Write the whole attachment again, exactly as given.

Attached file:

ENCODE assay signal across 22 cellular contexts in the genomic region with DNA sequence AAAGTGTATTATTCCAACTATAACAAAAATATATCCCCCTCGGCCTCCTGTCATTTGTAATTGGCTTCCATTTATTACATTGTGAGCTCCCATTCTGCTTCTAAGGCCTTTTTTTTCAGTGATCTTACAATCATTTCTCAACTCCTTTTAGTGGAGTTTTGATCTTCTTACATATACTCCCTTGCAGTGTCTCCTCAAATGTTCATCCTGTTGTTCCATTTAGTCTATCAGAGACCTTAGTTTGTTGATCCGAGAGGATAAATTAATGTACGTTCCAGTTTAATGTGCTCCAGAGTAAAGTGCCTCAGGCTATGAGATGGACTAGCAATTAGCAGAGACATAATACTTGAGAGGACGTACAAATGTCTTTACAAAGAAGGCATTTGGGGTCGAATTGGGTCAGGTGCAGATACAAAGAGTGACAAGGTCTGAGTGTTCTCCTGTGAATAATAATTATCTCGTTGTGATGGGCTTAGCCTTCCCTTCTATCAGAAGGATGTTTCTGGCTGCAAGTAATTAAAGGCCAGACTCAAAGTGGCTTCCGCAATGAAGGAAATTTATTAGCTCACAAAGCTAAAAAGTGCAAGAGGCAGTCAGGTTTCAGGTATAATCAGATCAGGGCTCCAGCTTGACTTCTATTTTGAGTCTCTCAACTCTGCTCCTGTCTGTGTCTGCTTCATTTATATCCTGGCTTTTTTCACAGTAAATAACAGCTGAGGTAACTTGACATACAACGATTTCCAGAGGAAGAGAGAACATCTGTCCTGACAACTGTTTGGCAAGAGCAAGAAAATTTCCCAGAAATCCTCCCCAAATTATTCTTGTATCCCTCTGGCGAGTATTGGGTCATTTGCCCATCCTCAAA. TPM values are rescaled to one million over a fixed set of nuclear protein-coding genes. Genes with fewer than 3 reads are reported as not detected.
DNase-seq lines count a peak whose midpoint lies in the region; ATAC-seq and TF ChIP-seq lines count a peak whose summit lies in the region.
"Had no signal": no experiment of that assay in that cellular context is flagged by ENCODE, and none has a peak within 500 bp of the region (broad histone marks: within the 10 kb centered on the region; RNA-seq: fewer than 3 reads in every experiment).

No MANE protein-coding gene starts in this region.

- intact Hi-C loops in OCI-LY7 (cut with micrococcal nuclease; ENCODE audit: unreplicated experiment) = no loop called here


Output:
ENCODE assay signal across 22 cellular contexts in the genomic region with DNA sequence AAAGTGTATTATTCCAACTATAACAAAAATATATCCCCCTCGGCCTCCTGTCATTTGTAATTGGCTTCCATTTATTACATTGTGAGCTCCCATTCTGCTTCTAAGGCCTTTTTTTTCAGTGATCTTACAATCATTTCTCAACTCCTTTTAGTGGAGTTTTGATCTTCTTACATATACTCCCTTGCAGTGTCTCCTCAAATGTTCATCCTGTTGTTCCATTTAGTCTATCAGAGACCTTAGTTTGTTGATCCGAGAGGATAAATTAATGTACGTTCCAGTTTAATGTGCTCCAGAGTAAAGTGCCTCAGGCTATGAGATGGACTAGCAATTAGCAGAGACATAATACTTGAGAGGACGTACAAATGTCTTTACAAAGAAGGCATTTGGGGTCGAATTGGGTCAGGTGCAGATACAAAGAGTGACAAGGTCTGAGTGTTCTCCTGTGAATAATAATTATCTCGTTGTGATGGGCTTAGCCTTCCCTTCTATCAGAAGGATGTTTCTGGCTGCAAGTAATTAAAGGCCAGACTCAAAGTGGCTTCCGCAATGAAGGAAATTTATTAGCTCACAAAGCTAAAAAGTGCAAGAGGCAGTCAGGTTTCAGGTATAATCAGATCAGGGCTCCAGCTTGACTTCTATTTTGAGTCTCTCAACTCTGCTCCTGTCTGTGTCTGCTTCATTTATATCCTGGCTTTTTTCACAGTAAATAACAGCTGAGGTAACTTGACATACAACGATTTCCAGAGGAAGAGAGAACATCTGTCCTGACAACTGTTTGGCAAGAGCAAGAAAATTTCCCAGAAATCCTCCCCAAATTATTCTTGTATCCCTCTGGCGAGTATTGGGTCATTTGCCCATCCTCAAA. TPM values are rescaled to one million over a fixed set of nuclear protein-coding genes. Genes with fewer than 3 reads are reported as not detected.
DNase-seq lines count a peak whose midpoint lies in the region; ATAC-seq and TF ChIP-seq lines count a peak whose summit lies in the region.
"Had no signal": no experiment of that assay in that cellular context is flagged by ENCODE, and none has a peak within 500 bp of the region (broad histone marks: within the 10 kb centered on the region; RNA-seq: fewer than 3 reads in every experiment).

No MANE protein-coding gene starts in this region.

- intact Hi-C loops in OCI-LY7 (cut with micrococcal nuclease; ENCODE audit: unreplicated experiment) = no loop called here